Anaphylaxis: How to recognize and respond to a severe allergic reactionAnaphylaxis: How to recognize and respond to a severe allergic reactionAnaphylaxis: How to recognize and respond to a severe allergic reactionAEnglishAllergyChild (0-12 years);Teen (13-18 years)BodyImmune systemConditions and diseasesCaregivers Adult (19+)Abdominal pain;Cough;Diarrhea;Nausea;Vomiting;Rash2019-04-01T04:00:00ZVy​ Kim, MD, FRCPC;Anna Kasprzak, RN;Laura Umbrello, MD, FAAP9.0000000000000056.2000000000000822.000000000000Health (A-Z) - ConditionsHealth A-Z<p>Anaphylaxis is a severe reaction to an allergen. Learn how to prevent and identify anaphylaxis and how to respond when someone has a reaction. </p><h2>What is anaphylaxis?</h2><p>Anaphylaxis is a severe <a href="/Article?contentid=804&language=English">allergic reaction</a> to certain substances called allergens. When an allergen enters the body of a child with an allergy, the child’s immune system treats it as an invader and overreacts. This reaction happens a few minutes to an hour after the child is exposed to an allergen and can be life threatening.</p><h2>Key points</h2><ul><li>Anaphylaxis is a severe reaction to an allergen such as certain foods, medications and insect bites or stings.</li><li>Common symptoms of anaphylaxis include difficulty breathing, dizziness, hives, swelling of the face and vomiting. If left untreated, anaphylaxis can be life threatening.</li><li>If someone has anaphylaxis, call 911 or go to your nearest emergency department immediately.</li><li>If it is your child’s first episode of anaphylaxis, see an allergist for a full assessment. Your child should be prescribed an epinephrine injector, which they should carry with them at all times. <br></li></ul><h2>Signs and symptoms of anaphylaxis</h2><p>The signs and symptoms of anaphylaxis may include sudden onset:</p><ul><li> <a href="/Article?contentid=789&language=English">hives</a>, itching, redness of the skin</li><li>swollen eyes, lips, tongue or face</li><li>difficulty breathing, throat constriction (tightening) or difficulty swallowing</li><li>abdominal (belly) pain, nausea, <a href="/Article?contentid=746&language=English">vomiting</a> or <a href="/Article?contentid=7&language=English">diarrhea</a></li><li>coughing</li><li>stuffy and/or runny nose, watery eyes, sneezing</li><li> <a href="/Article?contentid=779&language=English">fainting</a>, confusion, light-headedness or dizziness</li><li>rapid or irregular heartbeats</li><li>cold, clammy, sweaty skin </li><li>voice changes</li></ul><h2>Common causes of anaphylaxis</h2><p>Common allergens include foods, such as peanuts, tree nuts or eggs; insect bites or stings, such as bee stings, and drugs, such as penicillin.</p><p>An allergen can enter the body in different ways.</p><ul><li>A child may eat or inhale (breathe in) an allergen. It is best to speak to your child’s allergist about the inhaled allergens that would be a problem for your child, as not all of these allergens will cause a reaction.</li><li>A child might receive a medication via an injection that contains an allergen.</li></ul><p>When the body is exposed to an allergen, it releases chemicals called histamines. These and other chemicals released by the body cause the common signs and symptoms of anaphylaxis.</p><h2>Complications of anaphylaxis</h2><p>Anaphylaxis may cause tightening or blockage of your child’s airway, making it difficult for your child to breathe. It can also lead to a drop in blood pressure. These symptoms can lead to death if not treated.</p><h2>How to prevent repeated episodes of anaphylaxis</h2><p>The best way to prevent anaphylaxis is for your child to avoid any known allergens. Many people are not aware of an allergy until they are exposed to an allergen and have an anaphylactic reaction.</p><p>Following their first episode of anaphylaxis, your child should see an allergist. This is a doctor who specializes in diagnosing and treating allergies.</p><p>The allergist will try to figure out the allergen responsible for your child’s anaphylaxis and may also prescribe an <a href="/article?contentid=130&language=English">epinephrine</a> auto-injector such as EpiPen. Your child should carry this medication with them at all times in case of an emergency. Ideally, your child will carry one injector and a second will be readily available nearby.</p><p>Your child should also wear a <a href="https://www.medicalert.ca/">MedicAlert</a> or similar bracelet that indicates their allergies. Talk to your child’s school or daycare about creating an anaphylaxis emergency plan for your child.</p><h2>What you can do for your child during anaphylaxis</h2><p>Anaphylaxis is a medical emergency. If you suspect your child is having anaphylaxis, call 911 or go to the emergency department <strong>right away</strong>.</p><ul><li>If your child has an emergency anaphylaxis medication, such as an epinephrine auto-injector (EpiPen), inject it right away. You can give a second dose of epinephrine as early as five minutes after the first dose if there is no improvement in symptoms.</li><li>Call 911 or take your child to your nearest emergency department.</li><li>Calm and reassure your child and have them lie down.</li><li>Check your child's airway and breathing. Strained breathing or talking, a hoarse voice or high-pitched breathing sounds are all signs that your child's throat may be swollen.</li><li>Do not give any medication by mouth if your child is having trouble breathing.</li></ul><p>Because symptoms can disappear and then return within a few hours (even with treatment), a child with anaphylaxis will likely stay in the hospital for a period of observation after any anaphylactic reaction.</p><p>If this is your child’s first time having anaphylaxis, they should get a referral to an allergist for a full assessment. They should also receive a prescription for an epinephrine auto-injector.</p><img alt="" src="https://assets.aboutkidshealth.ca/AKHAssets/anaphylaxis.jpg" style="BORDER:0px solid;" />anaphylaxisanaphylaxishttps://assets.aboutkidshealth.ca/AKHAssets/anaphylaxis.jpgAnaphylaxis Anaphylaxis is a severe reaction to an allergen. Learn how to prevent and identify anaphylaxis and how to respond when someone has this type of reaction.Main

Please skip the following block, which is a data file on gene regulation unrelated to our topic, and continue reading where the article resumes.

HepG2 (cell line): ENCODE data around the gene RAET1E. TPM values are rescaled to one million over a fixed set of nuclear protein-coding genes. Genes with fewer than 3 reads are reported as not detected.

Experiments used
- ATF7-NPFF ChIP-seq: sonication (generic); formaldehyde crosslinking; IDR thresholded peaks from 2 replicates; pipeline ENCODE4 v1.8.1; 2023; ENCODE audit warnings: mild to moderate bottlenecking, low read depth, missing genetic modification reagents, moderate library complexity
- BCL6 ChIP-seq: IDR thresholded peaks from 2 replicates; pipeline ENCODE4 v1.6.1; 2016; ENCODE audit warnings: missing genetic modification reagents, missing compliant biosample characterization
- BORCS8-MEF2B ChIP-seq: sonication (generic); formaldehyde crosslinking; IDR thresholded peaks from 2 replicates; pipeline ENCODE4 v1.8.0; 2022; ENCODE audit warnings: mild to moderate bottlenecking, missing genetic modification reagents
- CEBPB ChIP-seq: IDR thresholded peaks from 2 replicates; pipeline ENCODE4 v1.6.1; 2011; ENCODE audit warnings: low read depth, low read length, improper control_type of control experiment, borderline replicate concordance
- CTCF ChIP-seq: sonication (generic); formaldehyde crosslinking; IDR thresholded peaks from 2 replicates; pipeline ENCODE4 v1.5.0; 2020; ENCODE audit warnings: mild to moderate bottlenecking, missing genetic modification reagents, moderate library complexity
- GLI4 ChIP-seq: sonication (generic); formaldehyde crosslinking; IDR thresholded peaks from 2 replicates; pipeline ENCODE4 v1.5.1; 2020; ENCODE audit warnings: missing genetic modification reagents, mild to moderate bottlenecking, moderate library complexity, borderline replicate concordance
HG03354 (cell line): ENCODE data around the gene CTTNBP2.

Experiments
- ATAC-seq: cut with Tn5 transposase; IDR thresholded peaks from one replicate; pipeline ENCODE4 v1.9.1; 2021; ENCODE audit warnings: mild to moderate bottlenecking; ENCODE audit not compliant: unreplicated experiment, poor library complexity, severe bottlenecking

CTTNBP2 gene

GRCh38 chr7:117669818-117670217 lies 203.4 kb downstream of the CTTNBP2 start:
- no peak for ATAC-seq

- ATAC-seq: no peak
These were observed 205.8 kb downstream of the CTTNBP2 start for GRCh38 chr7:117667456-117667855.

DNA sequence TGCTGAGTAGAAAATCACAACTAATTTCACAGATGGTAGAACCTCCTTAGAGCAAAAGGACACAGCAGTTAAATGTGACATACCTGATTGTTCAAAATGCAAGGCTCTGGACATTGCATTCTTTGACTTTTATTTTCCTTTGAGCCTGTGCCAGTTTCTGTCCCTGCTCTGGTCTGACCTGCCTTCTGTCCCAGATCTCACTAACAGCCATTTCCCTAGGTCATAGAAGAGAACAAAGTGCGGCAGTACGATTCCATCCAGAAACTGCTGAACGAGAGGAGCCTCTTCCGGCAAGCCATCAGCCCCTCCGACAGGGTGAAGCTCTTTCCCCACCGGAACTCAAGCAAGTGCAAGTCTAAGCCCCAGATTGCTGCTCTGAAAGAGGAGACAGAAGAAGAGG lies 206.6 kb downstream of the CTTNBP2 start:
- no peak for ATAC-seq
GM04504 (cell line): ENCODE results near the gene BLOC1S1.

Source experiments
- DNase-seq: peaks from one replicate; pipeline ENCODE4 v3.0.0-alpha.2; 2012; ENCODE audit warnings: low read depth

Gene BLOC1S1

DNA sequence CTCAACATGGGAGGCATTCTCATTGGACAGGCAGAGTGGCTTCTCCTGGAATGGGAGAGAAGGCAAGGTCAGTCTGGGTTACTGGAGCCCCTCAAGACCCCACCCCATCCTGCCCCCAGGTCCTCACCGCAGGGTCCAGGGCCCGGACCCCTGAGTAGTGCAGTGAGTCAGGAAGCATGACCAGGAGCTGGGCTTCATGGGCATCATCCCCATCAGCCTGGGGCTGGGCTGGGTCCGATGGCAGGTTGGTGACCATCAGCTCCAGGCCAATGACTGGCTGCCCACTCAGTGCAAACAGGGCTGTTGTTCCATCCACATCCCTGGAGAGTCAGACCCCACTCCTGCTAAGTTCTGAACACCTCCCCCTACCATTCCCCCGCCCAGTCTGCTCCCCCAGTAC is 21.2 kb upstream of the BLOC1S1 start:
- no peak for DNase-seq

Substance use and substance use disorderSubstance use and substance use disorderSubstance use and substance use disorderSEnglishAdolescent;PsychiatryTeen (13-18 years)NANAConditions and diseasesTeen (13-18 years)NAhttps://assets.aboutkidshealth.ca/AKHAssets/Substance_use_disorder-How_to_help_your_teen_at_home.jpg2019-11-04T05:00:00ZKaren Leslie, MD, MEd, FRCPC53.300000000000011.20000000000001150.00000000000Flat ContentHealth A-Z<h2>What is substance use?</h2><p>Substance use is the use of alcohol, tobacco and drugs (including prescription and over-the-counter medications) for pleasure or enjoyment. You and other teens you know may choose, or may have already chosen, to experiment with or try some kind of substance. Some teens may be using substances often, while other teens make a choice not to use any substances, or may try something and then decide that they do not want to use it again.</p><p>A smaller number of teens experience problems as a result of their substance use. It’s important to know about the risk factors that increase the risk of developing a problem with drugs or alcohol. </p><h2>What does it mean to have a substance use disorder?</h2><p>A substance use disorder is the term used when someone is: </p><ul><li>using substances (including alcohol) in ways that are dangerous to themselves or others</li><li>experiencing relationship problems with family, friends or romantic partners as a result of their substance use</li><li>having difficulty at school or work as a result of their substance use</li><li>showing signs of physical dependence on the substance </li></ul><p>A person with a substance use disorder may have tried to stop using a substance but can’t. They may spend a lot of their time using or trying to get a substance, and have stopped many of the other activities they might have done before they started to use.</p><h2>Factors that may increase your risk of developing a substance use disorder</h2><p>A substance use disorder is more likely to develop if a person:</p><ul><li>has depression, <a href="/Article?contentid=3810&language=English&hub=mentalhealthAZ#mentalhealth">anxiety</a> or another mental health condition such as attention deficit hyperactivity disorder (ADHD)</li><li>has a family history of substance use problems (addictions)</li><li>has experienced abuse or <a href="/Article?contentid=3781&language=English&hub=mentalhealthAZ#mentalhealth">trauma</a> </li><li>identifies as LGBTQ2+</li><li>is street-involved or experiences insecure housing</li><li>has a <a href="/Article?contentid=3780&language=English&hub=mentalhealthAZ#mentalhealth">chronic health condition</a></li><li>has friends who use alcohol or other drugs </li></ul><p>Even without having any of these risk factors, regular use of alcohol or other drugs can cause your brain and body to become dependent on these substances. Dependence (sometimes also referred to as "addiction") can negatively affect your health and wellbeing.</p><h2>When is substance use something that I should worry about?</h2><p>The more regularly you use a substance, the more likely you are to experience problematic signs and symptoms because of this use. </p><p>Regular substance use can be associated with a range of health problems (both physical and mental), difficulties at school and at home, and trouble with the law. The health risks of substance use increase when a person uses more than one substance at the same time, in particular, combining one or more substances with alcohol.</p><p>Substance use can lead to dependence. The level of dependence varies with the substance, the amount you use and how frequently you use it. If you are physically dependent on a substance, you build up a tolerance to it, which means that over time, you must use more of the substance to get the same effect.</p><p>When you stop using or try to use less of the substance, you may experience physical symptoms (also known as withdrawal symptoms). Depending on what the substance or drug is, these symptoms might include: </p><ul><li>trouble sleeping</li><li>agitation</li><li>tremors/shakiness</li><li>seizures (only in some cases)</li></ul><h2>Do issues with substance use occur with other mental health conditions?</h2><p>Someone who has a mental health condition is at a higher risk for developing a substance use disorder, just like someone with a substance use disorder is at a higher risk for developing a mental health condition. </p><p>About one-third to half of young people with a mental health condition such as depression, anxiety or ADHD will also develop a substance use disorder. This is called a concurrent disorder. Of teens with a substance use disorder, one third to half will develop a concurrent mental health condition. </p><p>Other things to think about if you have mental health or physical health conditions and are using or thinking about using alcohol or other substances:</p><p>If you are taking prescribed or over-the-counter medication(s) for a mental or physical health condition, there can be interactions between the medication, and alcohol or other substances. Depending on the medication, this interaction could result in lower or higher amounts of the medication in your system; this can have a negative impact on your health. </p><p>Alcohol and other drugs affect different organs and systems in your body, including your brain, heart, lungs, liver, intestines, kidneys, muscles and nerves. This can sometimes make the symptoms of your condition worse, or make it difficult for your health-care team to know if the treatments they are prescribing are helping or not. </p><p>To learn more about how alcohol and drug use can interact with your prescriptions, you can ask the pharmacist questions when you pick up your prescriptions. You can also check out a website called <a href="http://www.drugcocktails.ca/">drugcocktails.ca</a>. Developed by health-care experts from across Canada, the website provides information about the combination of prescription and over-the-counter medications, and alcohol, cannabis and other drugs. </p><h2>When to see a doctor or health-care professional for specific help</h2><p>If you have any questions or concerns about your substance use (or someone else’s), arranging an appointment with a health-care professional or another helping professional, such as a guidance counselor, is a good first step.</p><p>If you have a family doctor or paediatrician you see for regular check-ups or when you are sick, you can use these visits as a time to ask questions and get information about the substances you are using and any mental or physical health issues you might be experiencing. </p><div class="callout2"><p>As with any health care visit, the health-care professional will keep your information private and will not share it with anyone else without your permission (unless you share that someone is harming you and you are under 16 years of age, or you share that you are planning to harm yourself or someone else).</p></div> What if my doctor thinks I might have a substance use disorder? <p>Depending on their assessment, a health-care professional will make some suggestions to you about what might be helpful. </p><p>Some options include seeing a counsellor who can help you look at areas where you might want to make some changes. </p><p>Other types of treatment include: </p><ul><li>Day treatment, where you attend a group based program Monday to Friday to get treatment and obtain school credits.</li><li>Hospital based treatment, which may be helpful if you need to withdraw or "detox" in a safe way, or would benefit from further assessment over a few days or weeks.</li><li>Residential treatment, where you stay at a treatment centre and receive support and schooling every day. </li></ul><p>These different treatments usually include some kind of family and/or parent treatment and support. In most provinces, these treatment programs require a teen to agree to take part. Some provinces have laws that allow parents to make this decision instead if the teen is younger than 16 years of age.</p>Substance use & substance use disorder Share this resource with your teen to help them learn about the risks of substance use and what it means to have a substance use disorder. Teens